If the input file contains \endinput then all lines after that one are ignored, but not anything on the same line but after \endinput. Again, altering our demo foo.tex to

foo \endinput baz%
oops


we get

Hello worldfoo bazbar

or if we omit the %

Hello worldfoo baz bar

• Thank you very much! I'm always enlightened by your answers. A couple questions, please. Firstly, you wrote: "In the first case, there is a newline at the end of foo.tex which turns into a space, and so so shows up." However, to go by appearance, the file foo.tex ends abruptly, without a newline. So can I infer that TeX treats the last line of the file as though it ends with a newline, even if this isn't so? – Evan Aad Aug 27 '17 at 12:45
• @EvanAad Remember that from the macro layer point-of-view all lines end in a newline char unless they are deliberately cut off with %. TeX works on a line-by-line basis: the macro layer never sees the 'raw' file at all (remember some operating systems use(d) fixed-length line records with no explicit newline char at all). – Joseph Wright Aug 27 '17 at 12:48
• I see. So this answers my 3rd question in the affirmative. Thanks. Secondly, you wrote: "TeX will then return to whatever state it was in before." Before what? Before the \input primitive was read, or before the scanner switched attention from the main file to the \input file (so, after the \input file's name has been read)? – Evan Aad Aug 27 '17 at 12:57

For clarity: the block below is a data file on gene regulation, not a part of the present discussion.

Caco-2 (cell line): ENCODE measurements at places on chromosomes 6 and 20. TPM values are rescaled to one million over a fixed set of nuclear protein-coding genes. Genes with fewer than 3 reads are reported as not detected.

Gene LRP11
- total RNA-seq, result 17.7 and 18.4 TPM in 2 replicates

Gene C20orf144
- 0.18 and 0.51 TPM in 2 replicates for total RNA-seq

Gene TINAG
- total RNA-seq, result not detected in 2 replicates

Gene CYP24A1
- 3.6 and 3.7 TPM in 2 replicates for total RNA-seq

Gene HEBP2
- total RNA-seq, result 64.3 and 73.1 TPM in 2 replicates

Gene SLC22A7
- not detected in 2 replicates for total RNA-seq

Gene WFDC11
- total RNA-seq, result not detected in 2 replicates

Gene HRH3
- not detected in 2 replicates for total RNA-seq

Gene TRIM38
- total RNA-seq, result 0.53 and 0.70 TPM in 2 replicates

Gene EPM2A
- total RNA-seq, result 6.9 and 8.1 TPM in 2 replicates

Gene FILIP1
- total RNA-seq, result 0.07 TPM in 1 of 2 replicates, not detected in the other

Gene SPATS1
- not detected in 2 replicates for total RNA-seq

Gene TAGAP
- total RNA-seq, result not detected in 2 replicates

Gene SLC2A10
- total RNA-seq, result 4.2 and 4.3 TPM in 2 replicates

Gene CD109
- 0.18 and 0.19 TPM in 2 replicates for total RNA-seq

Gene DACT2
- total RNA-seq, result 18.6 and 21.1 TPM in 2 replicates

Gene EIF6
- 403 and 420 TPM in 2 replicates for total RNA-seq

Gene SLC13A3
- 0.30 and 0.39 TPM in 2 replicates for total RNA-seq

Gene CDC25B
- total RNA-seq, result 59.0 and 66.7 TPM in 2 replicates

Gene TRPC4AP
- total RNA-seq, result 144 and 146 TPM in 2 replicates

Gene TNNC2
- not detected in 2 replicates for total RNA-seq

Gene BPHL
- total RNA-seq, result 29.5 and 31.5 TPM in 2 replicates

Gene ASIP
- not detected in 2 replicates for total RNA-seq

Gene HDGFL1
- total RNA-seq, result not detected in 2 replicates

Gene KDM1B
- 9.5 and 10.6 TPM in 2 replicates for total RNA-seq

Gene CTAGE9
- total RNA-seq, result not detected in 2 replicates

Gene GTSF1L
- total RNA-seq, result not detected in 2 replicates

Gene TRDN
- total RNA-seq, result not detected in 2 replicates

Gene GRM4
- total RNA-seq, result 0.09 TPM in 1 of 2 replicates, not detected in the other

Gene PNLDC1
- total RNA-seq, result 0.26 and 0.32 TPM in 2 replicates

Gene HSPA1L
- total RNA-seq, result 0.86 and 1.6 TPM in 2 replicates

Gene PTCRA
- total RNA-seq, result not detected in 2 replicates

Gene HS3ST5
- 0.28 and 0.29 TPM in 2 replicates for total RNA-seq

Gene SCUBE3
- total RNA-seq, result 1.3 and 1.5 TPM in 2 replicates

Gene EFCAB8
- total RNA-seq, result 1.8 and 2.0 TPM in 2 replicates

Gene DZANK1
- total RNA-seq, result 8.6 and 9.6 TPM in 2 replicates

• Why is the space after the \input foo ignored in the second case? – Evan Aad Aug 27 '17 at 14:44
• @EvanAad Hello \world \input foo \bar the space after foo is eaten here as it terminates the filename. There is also no space between the \world control sequence and the first string of file foo which is string foo. The space in the first example is the end of the line space of the inputted file called foo. In the second example, that line is cut off with the % sign. I have to say though, the names could have been a bit more distinctive. – Johannes_B Aug 27 '17 at 14:56

The following is meant to complement Joseph Wright's answer by offering a clear answer to question no. 2 in the original post, namely what state change, if any, happens when TeX resumes reading the main file after finishing reading the \input file. This answer is speculative, in that I don't base it on the source code, the TeXbook, or any other authoritative source, but on my own thoughts and observations. It is essentially what Joseph Wright wrote in his answer, except I don't claim that once the input file has been read, TeX will "return to whatever state it was in before". Other than that, it's basically a restatement of his answer.

I will assume a grammatically correct TeX manuscript. I will also assume that the input filename is specified explicitly rather than via a macro, and that it is ended with whitespace or some non-expandable control-sequence.

When the TeX "stomach" receives the token \input from the tokenizer, the characters that gave birth to this token have been consumed, and so has the following whitespace, so that the next character on the input stream marks the file name's first character.

Assuming the token \input has the default value (i.e. assuming it has not been \let` to some other value), the next thing to happen is that the file name will be consumed, until the next character on the input stream will be whitespace, or some non-expandable control-sequence.

The tokenizer will then switch to state N (as pointed out in Joseph Wright's answer), the current input stream will be cached, and then the current input stream pointer will be directed to the input stream engendered by the input file.

When the latter input stream has been consumed, the tokenizer's state will change to S, and the current input stream pointer will be redirected to the cached input stream. Thus, any whitespace following the original input file name will now be consumed (as pointed out in Joseph Wright's answer).